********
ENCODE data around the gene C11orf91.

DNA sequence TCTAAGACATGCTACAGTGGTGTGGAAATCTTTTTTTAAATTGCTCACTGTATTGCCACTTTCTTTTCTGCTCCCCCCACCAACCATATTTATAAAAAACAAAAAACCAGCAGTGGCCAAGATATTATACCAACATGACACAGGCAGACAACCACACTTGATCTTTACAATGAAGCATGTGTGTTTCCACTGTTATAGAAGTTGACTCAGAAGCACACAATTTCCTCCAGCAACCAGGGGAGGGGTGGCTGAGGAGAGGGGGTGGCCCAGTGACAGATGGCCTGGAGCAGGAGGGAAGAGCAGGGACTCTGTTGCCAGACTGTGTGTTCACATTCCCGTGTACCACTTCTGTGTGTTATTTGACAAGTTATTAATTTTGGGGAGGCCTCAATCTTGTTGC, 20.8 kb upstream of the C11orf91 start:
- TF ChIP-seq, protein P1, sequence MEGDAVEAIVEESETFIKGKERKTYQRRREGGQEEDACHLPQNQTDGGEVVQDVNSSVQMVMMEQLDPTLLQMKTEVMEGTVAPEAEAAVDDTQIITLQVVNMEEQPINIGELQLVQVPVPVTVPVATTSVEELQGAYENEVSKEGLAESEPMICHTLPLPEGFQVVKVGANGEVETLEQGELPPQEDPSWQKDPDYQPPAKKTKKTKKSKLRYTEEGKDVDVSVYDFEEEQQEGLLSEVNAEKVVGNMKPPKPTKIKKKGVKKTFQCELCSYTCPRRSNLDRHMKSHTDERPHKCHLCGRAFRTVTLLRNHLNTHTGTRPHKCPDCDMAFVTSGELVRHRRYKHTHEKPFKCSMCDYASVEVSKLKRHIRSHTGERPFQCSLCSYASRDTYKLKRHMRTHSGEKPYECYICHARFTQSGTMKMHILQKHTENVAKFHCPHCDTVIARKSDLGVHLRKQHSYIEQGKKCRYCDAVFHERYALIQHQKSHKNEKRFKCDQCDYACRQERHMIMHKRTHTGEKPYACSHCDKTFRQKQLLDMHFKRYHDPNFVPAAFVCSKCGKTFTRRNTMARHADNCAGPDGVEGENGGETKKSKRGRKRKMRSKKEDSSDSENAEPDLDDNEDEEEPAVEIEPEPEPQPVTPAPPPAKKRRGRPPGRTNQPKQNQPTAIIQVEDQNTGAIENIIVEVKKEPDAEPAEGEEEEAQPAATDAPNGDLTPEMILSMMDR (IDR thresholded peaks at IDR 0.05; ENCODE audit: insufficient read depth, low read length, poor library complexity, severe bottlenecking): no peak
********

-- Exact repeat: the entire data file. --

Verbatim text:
ENCODE data around the gene C11orf91.

DNA sequence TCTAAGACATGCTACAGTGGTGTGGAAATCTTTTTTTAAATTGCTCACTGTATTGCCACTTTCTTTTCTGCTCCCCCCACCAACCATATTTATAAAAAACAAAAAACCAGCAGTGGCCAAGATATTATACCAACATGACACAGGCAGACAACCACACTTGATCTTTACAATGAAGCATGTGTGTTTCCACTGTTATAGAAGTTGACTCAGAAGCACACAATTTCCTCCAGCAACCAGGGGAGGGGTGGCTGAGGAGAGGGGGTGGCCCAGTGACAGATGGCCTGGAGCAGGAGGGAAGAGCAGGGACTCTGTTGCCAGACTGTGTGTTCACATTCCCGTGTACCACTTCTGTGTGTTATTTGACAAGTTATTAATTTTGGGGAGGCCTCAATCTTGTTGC, 20.8 kb upstream of the C11orf91 start:
- TF ChIP-seq, protein P1, sequence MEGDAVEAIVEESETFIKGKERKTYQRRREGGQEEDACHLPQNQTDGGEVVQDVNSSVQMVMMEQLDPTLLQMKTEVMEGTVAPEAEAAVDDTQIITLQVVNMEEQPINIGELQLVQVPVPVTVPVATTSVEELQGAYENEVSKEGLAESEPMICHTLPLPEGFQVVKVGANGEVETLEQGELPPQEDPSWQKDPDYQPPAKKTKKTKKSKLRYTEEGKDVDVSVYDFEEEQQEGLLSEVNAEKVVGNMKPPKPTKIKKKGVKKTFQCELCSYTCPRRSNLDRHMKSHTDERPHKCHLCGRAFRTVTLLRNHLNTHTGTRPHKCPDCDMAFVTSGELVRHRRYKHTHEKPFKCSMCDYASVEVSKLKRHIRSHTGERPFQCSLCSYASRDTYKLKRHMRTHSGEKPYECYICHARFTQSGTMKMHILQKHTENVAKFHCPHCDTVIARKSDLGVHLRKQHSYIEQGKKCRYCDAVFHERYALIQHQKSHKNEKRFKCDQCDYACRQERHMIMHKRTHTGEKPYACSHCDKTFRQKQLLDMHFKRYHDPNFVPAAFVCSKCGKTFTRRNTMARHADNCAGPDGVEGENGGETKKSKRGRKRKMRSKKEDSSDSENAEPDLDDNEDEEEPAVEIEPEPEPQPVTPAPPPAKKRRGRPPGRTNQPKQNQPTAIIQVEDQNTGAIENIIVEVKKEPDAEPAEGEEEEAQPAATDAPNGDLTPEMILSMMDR (IDR thresholded peaks at IDR 0.05; ENCODE audit: insufficient read depth, low read length, poor library complexity, severe bottlenecking): no peak